Thorpe Camp

Thorpe Camp

Summer Wednesday Exploration Ride to Thorpe Camp. 3rd July 2019

RIDE REPORT

Cycling UK members Barry Jordan, Chris Owen, Rob Cook and Tim Newbery assembled at the Meridian Centre Louth on a fine sunny Wednesday morning for the latest in the series of Summer Exploration Rides. Rob had missed out on the ride on Sunday so we welcomed his guest appearance whilst Barry had been looking forward to a visit of Thorpe Camp for some time, and latterly found that he did indeed have a free day. Chris Owen would cycle with us to Horncastle but would sadly have to return home following refreshments.

For once a northerly breeze and that would encourage club members on the climb out of Raithby Cum Maltby to the junction with the Bluestone Heath Road, an altitude of about 450 ft (150 m). Here we encountered the recently gritted road past Red Hill and onwards through Goulceby. Conditions luckily not so unfavourable as we had found on the Sunday.

Continuing through Hemingby and Furzehills, it wasn’t long before we arrived at Horncastle and enjoyed refreshments at the School House Coffee Bar. We were warmly welcomed and had a pleasant chat with an elderly lady who was a lifelong member (from the age of 16) of Cycling UK - Cyclists’ Touring Club. Happy memories of times spent at York Rally and the Birthday Rides.

Chris would now depart (although he encountered fresh ‘redressing’ at Goulceby) which left the remainder following a route through Thornton and Roughton, which lie adjacent to the old Horncastle Canal. Continuing onto Kirby on Bain and Tattershall Thorpe, the time was approaching 12.15 pm and as Thorpe Camp wouldn’t be open until 1 pm, we made use of the facilities at The Blue Bell Inn. Built in 1257, this pub is famous not only as the haunt of Hunters, Poachers and Royalist Fugitives, but also by the men and women of the RAF including 617 Dam Busters Squadron. There are many signatures on the ceiling.

Sandwiches, coffee’s and best bitter consumed it was time to make a visit of Thorpe Camp a few hundred metres away. The site was once part of No. 1 communal site, RAF Woodhall Spa and was built in 1940 with a planned life span of only 10 years! The site included the Officers’ and Sergeants’ Messes, Airmen’s dining Halls and the NAFFI amongst others. Now, only the Airmen’s dining Halls and NAFFI lie within the boundary of Thorpe Camp Visitors Centre, run by volunteers of Thorpe Camp Preservation Group. There’s an eclectic but interesting array of displays from a Bloodhound Missile, English Electric Lightning, history of Woodhall Spa and a memorial dedicated to those who flew from RAF Woodhall Spa and failed to return.

RAF Woodhall Spa was the home of 97, 617, 619 and 627 Squadrons.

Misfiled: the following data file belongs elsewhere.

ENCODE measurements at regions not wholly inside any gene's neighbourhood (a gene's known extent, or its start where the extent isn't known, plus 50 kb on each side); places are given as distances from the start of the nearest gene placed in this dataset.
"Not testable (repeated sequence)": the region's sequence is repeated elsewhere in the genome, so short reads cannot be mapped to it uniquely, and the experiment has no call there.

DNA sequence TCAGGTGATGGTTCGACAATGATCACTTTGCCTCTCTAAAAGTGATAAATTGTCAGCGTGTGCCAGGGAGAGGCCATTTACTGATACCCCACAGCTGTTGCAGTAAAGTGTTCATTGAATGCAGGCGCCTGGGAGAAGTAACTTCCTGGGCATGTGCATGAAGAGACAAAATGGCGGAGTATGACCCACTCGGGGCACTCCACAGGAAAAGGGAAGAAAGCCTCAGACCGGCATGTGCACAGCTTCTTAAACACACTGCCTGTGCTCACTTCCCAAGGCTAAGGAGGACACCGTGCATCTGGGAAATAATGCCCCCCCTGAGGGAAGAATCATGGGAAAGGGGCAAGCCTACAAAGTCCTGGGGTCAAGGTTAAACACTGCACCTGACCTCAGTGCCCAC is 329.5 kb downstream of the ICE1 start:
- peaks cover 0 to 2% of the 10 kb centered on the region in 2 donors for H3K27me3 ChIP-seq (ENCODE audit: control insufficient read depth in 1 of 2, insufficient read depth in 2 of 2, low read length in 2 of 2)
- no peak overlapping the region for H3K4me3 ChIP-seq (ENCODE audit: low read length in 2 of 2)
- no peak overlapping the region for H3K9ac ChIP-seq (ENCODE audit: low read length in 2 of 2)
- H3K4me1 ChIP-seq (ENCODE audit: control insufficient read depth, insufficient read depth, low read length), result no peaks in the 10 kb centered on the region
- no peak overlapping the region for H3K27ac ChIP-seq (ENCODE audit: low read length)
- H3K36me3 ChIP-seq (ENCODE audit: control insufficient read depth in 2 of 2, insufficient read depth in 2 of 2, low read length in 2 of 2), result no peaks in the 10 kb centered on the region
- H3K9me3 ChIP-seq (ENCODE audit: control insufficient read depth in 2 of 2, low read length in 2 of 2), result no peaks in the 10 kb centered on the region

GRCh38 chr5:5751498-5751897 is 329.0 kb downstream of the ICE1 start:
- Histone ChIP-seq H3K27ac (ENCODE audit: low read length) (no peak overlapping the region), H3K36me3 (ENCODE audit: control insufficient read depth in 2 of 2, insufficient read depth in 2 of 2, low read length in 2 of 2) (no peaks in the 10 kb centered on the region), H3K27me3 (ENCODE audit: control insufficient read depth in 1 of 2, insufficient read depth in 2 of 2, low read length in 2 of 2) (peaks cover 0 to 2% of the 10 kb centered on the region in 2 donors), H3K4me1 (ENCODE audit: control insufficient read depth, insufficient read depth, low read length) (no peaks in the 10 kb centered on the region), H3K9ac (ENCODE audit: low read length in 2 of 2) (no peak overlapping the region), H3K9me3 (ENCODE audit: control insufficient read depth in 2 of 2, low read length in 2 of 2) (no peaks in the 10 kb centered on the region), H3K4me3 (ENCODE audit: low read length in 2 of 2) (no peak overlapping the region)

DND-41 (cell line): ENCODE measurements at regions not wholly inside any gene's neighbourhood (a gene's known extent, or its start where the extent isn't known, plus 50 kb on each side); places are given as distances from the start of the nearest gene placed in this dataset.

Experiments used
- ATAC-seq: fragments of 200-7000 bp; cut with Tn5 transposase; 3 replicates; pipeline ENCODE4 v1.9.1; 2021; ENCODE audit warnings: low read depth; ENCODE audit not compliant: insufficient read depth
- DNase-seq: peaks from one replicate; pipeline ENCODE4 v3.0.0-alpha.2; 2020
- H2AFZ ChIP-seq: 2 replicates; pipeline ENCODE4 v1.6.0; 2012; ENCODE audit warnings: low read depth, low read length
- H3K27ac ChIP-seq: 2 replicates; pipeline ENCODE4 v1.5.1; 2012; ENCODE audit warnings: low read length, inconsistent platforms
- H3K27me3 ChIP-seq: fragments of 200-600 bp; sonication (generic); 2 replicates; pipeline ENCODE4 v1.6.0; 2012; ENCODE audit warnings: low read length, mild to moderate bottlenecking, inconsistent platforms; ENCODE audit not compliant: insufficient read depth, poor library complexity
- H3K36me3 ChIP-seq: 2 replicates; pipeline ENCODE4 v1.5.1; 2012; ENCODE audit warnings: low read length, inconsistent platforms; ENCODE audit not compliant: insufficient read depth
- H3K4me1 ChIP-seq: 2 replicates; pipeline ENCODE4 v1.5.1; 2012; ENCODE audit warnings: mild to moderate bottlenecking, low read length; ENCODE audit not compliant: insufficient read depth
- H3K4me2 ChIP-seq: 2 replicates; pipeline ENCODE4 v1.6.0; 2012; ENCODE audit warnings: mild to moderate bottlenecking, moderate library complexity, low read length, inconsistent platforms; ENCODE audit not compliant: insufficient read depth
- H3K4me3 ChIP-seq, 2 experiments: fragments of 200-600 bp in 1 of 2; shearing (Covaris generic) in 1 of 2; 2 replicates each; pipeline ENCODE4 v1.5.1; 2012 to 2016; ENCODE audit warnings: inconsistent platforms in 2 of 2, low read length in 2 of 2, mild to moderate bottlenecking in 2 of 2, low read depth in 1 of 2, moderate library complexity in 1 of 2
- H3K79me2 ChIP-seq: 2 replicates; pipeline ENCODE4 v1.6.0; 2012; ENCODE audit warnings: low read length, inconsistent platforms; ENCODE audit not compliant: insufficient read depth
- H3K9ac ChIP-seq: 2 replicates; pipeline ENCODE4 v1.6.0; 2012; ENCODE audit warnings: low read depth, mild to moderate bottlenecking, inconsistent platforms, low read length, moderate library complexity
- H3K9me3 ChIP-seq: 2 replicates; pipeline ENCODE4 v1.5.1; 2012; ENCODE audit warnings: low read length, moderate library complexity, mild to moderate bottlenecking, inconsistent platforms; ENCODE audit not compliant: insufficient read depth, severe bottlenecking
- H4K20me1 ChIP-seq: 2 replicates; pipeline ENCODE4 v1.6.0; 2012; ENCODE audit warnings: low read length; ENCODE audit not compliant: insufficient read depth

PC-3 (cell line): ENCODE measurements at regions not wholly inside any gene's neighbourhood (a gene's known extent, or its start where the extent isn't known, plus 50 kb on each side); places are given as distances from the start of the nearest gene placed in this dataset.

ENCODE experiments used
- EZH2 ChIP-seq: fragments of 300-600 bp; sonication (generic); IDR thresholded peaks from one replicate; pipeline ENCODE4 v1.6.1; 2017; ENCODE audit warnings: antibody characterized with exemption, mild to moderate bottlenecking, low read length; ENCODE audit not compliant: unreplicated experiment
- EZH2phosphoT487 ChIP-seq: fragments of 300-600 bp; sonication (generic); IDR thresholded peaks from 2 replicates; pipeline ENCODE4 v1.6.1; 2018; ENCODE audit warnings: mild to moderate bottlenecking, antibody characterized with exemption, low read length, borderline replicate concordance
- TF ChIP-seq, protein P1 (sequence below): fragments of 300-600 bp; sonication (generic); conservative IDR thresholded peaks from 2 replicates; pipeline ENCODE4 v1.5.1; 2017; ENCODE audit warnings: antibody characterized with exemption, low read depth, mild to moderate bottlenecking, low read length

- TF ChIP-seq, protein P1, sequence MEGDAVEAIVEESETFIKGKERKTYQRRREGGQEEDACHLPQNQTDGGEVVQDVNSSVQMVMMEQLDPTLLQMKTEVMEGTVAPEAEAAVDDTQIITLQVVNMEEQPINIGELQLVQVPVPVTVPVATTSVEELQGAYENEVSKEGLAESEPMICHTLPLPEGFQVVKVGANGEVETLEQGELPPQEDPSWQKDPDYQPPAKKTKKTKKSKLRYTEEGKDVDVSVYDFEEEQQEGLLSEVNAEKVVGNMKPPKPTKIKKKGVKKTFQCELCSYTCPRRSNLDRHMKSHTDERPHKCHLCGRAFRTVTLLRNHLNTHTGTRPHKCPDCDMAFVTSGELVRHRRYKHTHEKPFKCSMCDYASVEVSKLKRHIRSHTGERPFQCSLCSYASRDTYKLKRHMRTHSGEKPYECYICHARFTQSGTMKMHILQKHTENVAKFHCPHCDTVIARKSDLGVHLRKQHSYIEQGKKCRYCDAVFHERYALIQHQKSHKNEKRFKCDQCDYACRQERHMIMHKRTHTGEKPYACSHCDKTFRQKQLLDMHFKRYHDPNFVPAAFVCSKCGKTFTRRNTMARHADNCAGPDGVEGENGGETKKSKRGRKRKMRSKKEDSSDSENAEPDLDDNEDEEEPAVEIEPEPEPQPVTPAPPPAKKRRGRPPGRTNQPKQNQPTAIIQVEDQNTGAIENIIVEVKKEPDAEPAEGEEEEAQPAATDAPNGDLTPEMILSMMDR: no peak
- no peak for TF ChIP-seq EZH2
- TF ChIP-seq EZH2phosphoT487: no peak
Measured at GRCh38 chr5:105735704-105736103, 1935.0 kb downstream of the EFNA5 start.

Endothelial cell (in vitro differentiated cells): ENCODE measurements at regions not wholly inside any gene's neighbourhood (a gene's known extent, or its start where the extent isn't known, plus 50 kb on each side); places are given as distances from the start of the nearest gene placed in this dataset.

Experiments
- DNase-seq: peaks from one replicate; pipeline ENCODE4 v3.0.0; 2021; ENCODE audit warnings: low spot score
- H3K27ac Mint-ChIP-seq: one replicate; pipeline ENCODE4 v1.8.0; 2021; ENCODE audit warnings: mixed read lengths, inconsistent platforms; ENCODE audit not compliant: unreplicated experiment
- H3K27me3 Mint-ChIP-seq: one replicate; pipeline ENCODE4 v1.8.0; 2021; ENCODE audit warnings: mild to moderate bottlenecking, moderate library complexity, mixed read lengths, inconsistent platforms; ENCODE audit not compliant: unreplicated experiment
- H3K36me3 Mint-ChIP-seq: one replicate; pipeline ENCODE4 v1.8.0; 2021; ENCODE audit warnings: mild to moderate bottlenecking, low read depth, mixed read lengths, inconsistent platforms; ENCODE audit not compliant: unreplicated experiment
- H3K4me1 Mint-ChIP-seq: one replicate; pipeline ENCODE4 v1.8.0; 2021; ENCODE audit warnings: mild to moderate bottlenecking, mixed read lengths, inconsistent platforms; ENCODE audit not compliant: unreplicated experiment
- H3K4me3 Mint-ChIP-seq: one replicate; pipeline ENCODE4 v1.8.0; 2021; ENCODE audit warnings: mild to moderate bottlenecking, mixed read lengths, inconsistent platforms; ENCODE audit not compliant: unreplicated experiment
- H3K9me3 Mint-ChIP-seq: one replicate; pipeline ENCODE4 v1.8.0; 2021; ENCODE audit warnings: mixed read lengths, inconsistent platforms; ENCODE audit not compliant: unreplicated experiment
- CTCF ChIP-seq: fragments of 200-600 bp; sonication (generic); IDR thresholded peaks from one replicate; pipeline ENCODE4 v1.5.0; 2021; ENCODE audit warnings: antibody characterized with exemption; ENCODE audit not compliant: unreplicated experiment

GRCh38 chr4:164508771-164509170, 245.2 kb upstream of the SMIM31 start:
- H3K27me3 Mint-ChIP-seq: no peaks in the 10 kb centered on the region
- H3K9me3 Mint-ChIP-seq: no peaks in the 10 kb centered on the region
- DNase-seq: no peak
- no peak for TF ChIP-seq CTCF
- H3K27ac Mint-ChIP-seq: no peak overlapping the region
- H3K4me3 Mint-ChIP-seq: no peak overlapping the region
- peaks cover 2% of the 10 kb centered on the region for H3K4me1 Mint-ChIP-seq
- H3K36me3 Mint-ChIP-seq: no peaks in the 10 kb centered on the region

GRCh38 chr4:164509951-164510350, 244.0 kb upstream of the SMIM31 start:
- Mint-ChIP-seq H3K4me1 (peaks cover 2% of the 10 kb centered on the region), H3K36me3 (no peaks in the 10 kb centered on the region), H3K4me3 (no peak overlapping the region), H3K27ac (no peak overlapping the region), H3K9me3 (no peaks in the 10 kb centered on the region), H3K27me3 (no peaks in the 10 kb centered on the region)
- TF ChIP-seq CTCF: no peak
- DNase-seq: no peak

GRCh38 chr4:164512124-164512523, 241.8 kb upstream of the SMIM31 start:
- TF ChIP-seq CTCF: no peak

97 Squadron transferred to Woodhall Spa on 1 March 1942 and was one of one of the earliest squadrons to be equipped with the Avro Lancaster. New Zealander Les Munro (who was the last surviving pilot who flew on 617 Squadron's Dambuster raid), served with 97 Squadron at Woodhall Spa before being posted to Scampton to join 617 in early 1943. 
617 Squadron of course commonly known as the ‘Dambusters’, was the squadron that took part in Operation Chastise in May 1943. 617 Squadron was based at RAF Scampton, but often made use of RAF Woodhall Spa during exercises and missions.

We only had time to sample a little of what was on offer, including a fascinating account of flying operations in World War I, highlighting the battles with Zeppelin airships. It was interesting to learn of the German ‘total war’ and how inadequate the initial training was of the Royal Flying Corps. Before being sent into combat, pilots had an average 15 hours flying experience. 15,000 aircraft were lost in training.

A rewarding visit and it was good that Rob met up with a mechanic he knew that worked on the Lightning at RAF Binbrook at the same he was posted there. Certainly, worthy of a longer visit on another occasion and the café serves some tasty homemade cakes.

2.30 pm and the ride continued along largely quiet country lanes through Stixwold, Minting and Sotby, before crossing the River Bain beyond Market Stainton. A discussion took place as to whether a further refreshment stop was required at Donnington on Bain but club members opted on a direct ascent of Nob Hill to the Bluestone Heath Road (partly spurred on by the kind offer of a cup of tea at Rob’s on return to Louth).

Arriving back at 5.30 pm having covered 54 miles, Tim and Barry were rewarded with a welcome cup of tea as promised, thanks to Rob.

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